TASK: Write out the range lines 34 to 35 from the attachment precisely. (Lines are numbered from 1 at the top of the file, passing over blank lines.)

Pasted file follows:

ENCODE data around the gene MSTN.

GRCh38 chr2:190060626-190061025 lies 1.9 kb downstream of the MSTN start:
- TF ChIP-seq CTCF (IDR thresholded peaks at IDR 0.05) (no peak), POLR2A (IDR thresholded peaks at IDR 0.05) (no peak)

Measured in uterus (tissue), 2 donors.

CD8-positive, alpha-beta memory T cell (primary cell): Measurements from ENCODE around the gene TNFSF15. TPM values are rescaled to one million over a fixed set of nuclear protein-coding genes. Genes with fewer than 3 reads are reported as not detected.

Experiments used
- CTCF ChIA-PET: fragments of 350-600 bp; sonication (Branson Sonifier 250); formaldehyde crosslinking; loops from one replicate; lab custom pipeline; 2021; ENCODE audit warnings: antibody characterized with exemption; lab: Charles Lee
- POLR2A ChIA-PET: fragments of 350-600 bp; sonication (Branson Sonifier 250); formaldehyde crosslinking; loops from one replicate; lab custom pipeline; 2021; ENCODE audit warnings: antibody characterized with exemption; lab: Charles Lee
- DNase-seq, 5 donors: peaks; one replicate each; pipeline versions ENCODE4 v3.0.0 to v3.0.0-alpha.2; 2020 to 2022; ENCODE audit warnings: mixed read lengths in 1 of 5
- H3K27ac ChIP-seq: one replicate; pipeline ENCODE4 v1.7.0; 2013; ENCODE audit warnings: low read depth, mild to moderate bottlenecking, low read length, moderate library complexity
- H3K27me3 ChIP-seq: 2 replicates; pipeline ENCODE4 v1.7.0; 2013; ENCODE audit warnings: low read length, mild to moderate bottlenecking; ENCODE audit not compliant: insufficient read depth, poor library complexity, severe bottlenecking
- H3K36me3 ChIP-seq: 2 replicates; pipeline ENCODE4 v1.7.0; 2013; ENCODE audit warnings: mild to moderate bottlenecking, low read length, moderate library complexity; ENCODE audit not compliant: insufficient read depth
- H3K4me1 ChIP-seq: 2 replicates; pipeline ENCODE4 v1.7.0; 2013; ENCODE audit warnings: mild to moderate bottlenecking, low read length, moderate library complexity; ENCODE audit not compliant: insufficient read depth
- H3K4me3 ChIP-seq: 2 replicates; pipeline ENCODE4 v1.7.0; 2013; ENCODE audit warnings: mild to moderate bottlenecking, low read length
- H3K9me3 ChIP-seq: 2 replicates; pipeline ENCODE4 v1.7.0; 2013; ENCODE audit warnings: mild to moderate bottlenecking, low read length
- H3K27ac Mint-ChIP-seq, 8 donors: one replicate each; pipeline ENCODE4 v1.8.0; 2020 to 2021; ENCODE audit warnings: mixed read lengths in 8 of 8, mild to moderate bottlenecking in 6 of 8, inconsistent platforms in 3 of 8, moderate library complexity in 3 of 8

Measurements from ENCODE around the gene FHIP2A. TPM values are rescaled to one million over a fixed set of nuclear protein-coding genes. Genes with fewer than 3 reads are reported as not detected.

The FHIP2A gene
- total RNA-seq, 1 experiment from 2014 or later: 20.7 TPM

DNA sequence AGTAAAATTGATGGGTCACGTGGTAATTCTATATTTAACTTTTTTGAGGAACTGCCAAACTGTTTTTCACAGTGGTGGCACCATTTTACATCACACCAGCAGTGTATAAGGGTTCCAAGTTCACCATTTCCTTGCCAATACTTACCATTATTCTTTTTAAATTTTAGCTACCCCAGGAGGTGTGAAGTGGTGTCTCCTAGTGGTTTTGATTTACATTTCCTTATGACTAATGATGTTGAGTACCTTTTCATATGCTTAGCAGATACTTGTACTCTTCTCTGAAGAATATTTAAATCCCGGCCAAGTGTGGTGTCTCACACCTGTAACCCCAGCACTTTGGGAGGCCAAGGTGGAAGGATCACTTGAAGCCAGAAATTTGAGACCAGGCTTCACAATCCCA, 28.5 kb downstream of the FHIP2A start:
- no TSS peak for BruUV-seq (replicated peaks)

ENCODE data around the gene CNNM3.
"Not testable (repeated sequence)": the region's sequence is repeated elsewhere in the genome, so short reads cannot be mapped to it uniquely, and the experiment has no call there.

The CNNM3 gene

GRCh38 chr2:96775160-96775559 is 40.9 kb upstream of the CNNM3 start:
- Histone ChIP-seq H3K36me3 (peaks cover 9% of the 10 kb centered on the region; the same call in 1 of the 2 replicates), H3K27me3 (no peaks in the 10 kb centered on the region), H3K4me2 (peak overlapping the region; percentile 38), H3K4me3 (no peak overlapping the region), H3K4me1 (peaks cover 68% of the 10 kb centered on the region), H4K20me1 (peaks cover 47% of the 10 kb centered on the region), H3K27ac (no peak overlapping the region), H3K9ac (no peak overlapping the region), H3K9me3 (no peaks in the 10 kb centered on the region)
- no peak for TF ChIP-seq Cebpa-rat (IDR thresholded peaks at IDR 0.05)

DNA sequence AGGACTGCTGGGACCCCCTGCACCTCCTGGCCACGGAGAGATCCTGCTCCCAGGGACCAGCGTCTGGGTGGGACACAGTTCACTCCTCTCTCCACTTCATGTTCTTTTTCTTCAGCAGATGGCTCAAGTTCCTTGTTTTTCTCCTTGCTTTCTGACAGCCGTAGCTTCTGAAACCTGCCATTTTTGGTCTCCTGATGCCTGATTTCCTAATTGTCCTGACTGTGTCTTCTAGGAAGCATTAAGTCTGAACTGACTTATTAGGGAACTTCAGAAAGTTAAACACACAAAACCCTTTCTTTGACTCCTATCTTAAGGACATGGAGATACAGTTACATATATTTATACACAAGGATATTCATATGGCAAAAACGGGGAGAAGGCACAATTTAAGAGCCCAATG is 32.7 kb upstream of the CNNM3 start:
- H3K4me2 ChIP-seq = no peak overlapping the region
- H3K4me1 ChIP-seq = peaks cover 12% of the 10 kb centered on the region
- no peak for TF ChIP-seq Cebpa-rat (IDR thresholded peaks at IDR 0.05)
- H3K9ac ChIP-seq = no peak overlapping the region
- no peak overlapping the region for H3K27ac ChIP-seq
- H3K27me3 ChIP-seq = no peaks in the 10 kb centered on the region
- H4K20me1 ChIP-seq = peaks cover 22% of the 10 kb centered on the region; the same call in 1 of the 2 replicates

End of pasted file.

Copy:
- H3K27me3 ChIP-seq = no peaks in the 10 kb centered on the region
- H4K20me1 ChIP-seq = peaks cover 22% of the 10 kb centered on the region; the same call in 1 of the 2 replicates